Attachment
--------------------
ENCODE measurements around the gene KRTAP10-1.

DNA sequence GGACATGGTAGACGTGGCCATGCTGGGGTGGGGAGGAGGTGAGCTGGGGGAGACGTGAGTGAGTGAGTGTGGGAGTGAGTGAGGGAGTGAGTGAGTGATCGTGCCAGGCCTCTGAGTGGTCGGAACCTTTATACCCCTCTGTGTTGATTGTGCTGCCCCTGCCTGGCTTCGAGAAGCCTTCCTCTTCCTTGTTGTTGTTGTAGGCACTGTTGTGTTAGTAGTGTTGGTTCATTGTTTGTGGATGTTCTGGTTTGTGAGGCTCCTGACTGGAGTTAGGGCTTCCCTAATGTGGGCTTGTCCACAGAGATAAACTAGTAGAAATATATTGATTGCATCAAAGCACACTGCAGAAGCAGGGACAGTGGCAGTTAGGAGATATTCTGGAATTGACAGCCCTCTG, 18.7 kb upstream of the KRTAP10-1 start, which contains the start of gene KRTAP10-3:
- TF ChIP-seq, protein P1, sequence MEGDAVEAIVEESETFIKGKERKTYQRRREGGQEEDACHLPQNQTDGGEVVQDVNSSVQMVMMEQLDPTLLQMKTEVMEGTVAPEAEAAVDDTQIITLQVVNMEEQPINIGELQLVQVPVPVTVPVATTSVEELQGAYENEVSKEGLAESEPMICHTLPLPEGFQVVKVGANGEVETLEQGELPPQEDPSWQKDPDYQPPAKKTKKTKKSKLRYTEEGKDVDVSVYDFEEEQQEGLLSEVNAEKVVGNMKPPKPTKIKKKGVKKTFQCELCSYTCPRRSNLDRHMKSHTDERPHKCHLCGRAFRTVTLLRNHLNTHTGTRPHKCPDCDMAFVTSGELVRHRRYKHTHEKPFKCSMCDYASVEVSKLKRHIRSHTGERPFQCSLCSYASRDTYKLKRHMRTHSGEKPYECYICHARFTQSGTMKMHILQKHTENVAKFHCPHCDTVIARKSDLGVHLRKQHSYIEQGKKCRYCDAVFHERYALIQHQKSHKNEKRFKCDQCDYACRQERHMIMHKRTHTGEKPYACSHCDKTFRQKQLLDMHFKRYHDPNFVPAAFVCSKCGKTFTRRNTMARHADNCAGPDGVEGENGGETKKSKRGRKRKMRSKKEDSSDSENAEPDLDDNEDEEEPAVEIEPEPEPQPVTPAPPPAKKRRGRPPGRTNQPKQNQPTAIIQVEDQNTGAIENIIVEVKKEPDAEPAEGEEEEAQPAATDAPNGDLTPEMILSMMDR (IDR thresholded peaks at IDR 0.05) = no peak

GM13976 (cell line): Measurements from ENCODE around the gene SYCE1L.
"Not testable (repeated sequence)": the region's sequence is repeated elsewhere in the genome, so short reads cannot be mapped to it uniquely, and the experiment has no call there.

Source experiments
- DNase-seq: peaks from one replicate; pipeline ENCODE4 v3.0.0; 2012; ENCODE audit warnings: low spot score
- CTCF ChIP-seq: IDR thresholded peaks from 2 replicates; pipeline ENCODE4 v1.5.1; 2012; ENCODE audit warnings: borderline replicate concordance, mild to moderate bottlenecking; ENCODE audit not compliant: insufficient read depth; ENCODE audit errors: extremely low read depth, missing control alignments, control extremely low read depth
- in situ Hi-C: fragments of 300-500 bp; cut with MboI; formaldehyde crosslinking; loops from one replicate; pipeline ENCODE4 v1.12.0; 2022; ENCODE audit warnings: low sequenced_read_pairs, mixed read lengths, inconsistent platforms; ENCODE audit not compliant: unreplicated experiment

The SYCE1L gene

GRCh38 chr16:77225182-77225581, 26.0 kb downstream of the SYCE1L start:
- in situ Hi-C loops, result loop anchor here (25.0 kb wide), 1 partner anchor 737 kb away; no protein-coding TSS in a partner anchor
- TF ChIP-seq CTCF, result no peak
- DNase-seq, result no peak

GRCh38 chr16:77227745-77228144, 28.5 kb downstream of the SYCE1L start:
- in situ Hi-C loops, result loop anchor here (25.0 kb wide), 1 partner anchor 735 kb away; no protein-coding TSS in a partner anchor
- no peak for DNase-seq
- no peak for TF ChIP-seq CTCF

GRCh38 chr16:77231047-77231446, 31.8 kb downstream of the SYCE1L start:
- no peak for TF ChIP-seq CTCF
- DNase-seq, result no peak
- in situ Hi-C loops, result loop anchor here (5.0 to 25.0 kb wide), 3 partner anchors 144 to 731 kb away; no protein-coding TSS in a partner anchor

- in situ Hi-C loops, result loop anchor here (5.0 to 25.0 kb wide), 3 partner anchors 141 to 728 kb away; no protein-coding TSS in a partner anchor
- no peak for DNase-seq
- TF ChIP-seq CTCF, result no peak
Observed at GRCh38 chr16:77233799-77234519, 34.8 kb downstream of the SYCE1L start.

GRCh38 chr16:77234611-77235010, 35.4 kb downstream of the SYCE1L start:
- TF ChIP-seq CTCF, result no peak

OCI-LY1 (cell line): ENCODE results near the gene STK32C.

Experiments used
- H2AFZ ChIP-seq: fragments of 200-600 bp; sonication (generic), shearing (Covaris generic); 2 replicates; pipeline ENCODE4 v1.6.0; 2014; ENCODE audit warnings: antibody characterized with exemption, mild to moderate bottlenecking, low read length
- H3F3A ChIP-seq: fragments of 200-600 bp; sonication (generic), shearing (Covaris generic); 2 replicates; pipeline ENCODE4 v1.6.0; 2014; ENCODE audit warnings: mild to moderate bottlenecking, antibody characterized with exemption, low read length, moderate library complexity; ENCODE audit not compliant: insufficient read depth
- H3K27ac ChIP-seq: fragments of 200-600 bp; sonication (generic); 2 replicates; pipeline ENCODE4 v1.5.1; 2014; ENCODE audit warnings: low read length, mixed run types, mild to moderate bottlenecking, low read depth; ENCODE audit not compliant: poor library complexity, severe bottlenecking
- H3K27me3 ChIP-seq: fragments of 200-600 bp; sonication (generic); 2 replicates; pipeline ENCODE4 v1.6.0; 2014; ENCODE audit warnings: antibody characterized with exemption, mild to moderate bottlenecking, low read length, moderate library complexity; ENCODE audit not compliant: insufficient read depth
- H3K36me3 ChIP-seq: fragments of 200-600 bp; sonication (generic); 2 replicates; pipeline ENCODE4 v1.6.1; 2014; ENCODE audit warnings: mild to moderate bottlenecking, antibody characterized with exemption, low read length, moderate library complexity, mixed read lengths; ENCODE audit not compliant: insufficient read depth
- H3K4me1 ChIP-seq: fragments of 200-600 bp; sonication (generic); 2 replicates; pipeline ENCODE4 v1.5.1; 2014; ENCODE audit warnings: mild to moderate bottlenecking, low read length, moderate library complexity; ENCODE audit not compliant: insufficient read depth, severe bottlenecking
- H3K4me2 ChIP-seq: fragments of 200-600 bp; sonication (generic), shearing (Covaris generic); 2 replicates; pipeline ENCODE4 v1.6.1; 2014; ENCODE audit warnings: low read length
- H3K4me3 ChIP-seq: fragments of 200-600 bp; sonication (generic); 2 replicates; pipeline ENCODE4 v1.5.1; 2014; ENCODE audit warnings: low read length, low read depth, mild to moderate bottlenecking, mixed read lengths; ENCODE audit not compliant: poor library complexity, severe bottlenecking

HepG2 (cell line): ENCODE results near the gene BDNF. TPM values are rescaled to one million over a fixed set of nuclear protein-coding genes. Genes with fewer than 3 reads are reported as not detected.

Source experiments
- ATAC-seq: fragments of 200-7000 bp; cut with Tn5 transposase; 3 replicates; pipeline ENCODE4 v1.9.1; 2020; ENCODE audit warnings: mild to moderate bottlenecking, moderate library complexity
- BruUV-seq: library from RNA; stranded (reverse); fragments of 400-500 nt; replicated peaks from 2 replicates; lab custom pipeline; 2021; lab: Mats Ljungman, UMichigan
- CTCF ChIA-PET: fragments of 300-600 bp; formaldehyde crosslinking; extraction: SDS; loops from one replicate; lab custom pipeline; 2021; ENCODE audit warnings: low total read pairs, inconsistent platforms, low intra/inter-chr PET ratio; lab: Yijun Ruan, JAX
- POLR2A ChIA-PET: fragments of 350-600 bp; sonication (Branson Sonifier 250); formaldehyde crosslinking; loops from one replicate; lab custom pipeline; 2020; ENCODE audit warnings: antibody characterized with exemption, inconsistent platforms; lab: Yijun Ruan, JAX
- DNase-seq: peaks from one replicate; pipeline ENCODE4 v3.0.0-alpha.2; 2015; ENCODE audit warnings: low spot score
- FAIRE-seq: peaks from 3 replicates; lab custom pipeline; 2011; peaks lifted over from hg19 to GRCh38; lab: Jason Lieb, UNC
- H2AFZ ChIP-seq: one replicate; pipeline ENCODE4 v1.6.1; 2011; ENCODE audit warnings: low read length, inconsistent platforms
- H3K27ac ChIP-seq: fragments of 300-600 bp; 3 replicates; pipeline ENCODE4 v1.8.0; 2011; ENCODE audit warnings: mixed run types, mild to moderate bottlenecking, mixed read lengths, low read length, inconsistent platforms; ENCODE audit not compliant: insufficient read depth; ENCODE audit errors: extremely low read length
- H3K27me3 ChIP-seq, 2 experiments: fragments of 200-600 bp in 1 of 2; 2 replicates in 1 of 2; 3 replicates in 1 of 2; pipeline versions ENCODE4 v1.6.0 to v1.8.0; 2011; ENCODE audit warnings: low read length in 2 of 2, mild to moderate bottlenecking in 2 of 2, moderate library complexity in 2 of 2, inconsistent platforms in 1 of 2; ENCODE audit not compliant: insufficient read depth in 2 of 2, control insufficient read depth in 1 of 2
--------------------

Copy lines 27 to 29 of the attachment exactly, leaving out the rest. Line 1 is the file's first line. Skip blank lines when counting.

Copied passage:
GRCh38 chr16:77234611-77235010, 35.4 kb downstream of the SYCE1L start:
- TF ChIP-seq CTCF, result no peak

OCI-LY1 (cell line): ENCODE results near the gene STK32C.